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Issue No.05 - September/October (2005 vol.7)
pp: 49-51
Mikko T. Siponen , University of Oulu, Finland
Some have argued that because software is itself intangible, people have the right to copy and distribute it freely. This is generally referred to as the nonexclusive argument, and assumes that because the "owner" of the software is not technically losing anything tangible, copying should not be considered illegal. The author outlines why this nonexclusive argument doesn't hold water after closer scrutiny.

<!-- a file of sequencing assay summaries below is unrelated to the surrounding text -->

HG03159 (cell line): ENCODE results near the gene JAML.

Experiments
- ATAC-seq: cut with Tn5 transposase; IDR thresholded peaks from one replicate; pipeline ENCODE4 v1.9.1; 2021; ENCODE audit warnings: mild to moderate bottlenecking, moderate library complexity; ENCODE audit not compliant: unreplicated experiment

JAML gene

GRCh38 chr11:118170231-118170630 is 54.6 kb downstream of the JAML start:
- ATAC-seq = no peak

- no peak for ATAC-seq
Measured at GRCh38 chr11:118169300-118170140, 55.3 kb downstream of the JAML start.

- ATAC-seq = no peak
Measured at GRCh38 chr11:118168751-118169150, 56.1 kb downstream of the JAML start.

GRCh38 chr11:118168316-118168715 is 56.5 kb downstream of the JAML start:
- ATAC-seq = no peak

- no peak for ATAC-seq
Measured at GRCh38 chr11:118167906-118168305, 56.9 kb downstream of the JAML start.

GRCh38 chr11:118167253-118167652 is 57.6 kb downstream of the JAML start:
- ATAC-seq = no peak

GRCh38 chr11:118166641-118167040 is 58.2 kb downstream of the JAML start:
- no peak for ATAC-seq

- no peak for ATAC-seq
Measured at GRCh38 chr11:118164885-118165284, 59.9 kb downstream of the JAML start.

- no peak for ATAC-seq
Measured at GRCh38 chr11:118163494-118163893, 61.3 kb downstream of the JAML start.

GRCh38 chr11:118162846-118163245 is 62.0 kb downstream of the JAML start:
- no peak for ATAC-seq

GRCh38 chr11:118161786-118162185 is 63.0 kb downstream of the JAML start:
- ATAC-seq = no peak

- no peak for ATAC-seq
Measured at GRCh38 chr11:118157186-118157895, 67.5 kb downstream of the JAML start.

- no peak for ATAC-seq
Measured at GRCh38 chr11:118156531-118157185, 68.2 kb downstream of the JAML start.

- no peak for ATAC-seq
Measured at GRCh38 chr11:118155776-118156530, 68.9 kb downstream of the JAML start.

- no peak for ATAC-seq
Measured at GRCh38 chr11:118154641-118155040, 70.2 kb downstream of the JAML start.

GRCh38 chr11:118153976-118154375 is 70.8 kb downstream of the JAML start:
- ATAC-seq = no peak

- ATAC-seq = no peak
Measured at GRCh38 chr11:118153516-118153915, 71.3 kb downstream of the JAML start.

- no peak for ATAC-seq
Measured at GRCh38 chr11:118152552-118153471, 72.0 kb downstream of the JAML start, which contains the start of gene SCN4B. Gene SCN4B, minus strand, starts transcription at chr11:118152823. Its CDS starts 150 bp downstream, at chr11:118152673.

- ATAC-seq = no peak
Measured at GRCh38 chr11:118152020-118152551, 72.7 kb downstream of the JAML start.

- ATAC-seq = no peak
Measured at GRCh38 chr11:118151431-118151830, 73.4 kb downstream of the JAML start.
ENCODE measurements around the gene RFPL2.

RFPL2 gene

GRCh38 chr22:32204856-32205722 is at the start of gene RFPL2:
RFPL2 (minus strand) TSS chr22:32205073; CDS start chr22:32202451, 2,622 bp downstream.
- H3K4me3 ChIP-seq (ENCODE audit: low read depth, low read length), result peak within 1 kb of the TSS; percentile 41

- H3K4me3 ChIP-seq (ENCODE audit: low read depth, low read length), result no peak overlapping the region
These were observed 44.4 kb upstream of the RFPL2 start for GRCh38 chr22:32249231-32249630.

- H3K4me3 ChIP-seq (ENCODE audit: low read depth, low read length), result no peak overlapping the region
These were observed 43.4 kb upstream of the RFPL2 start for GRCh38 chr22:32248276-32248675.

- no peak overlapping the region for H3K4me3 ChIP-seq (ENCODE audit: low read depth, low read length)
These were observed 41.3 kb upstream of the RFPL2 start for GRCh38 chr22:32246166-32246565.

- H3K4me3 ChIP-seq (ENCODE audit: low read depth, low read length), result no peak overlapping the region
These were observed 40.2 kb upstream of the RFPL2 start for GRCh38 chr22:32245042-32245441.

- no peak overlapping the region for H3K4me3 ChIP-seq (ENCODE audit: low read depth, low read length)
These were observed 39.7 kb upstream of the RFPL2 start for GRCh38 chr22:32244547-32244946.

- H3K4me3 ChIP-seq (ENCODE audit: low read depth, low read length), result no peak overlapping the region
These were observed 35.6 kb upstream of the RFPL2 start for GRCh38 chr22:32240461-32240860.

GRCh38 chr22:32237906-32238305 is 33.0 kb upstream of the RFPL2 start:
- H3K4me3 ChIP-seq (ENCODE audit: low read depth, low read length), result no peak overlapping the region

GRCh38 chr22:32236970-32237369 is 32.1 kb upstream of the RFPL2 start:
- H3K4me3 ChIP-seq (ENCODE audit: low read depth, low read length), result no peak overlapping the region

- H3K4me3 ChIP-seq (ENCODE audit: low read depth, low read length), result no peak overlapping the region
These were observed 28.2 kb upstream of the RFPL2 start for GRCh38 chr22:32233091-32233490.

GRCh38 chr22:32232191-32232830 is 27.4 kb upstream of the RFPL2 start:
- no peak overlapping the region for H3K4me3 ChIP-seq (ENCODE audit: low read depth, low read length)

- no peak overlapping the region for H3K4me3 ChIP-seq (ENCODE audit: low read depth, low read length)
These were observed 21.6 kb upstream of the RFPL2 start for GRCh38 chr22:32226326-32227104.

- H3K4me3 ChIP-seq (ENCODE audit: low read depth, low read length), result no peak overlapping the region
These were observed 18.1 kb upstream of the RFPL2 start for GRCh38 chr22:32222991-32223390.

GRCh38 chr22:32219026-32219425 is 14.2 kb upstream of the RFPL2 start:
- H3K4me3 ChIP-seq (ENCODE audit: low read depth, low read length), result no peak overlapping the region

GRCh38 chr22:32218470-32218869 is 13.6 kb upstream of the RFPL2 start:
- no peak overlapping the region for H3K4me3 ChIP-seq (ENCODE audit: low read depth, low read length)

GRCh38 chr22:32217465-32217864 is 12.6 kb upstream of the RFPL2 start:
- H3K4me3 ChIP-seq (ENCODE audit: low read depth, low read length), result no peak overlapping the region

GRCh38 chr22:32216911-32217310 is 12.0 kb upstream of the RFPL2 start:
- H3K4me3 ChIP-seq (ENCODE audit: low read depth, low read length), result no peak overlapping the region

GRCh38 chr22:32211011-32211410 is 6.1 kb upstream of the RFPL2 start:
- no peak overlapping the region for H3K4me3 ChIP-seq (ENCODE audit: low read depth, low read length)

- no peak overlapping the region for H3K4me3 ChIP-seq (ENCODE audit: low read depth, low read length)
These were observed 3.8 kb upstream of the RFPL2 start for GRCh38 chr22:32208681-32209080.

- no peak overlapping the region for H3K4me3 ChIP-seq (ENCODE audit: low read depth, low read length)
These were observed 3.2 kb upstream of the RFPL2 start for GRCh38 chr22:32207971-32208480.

nonexclusive argument, intellectual property rights, intangible software
Mikko T. Siponen, "Unauthorized Copying of Software: What is Wrong with the Nonexclusive Argument?", IT Professional, vol.7, no. 5, pp. 49-51, September/October 2005, doi:10.1109/MITP.2005.127
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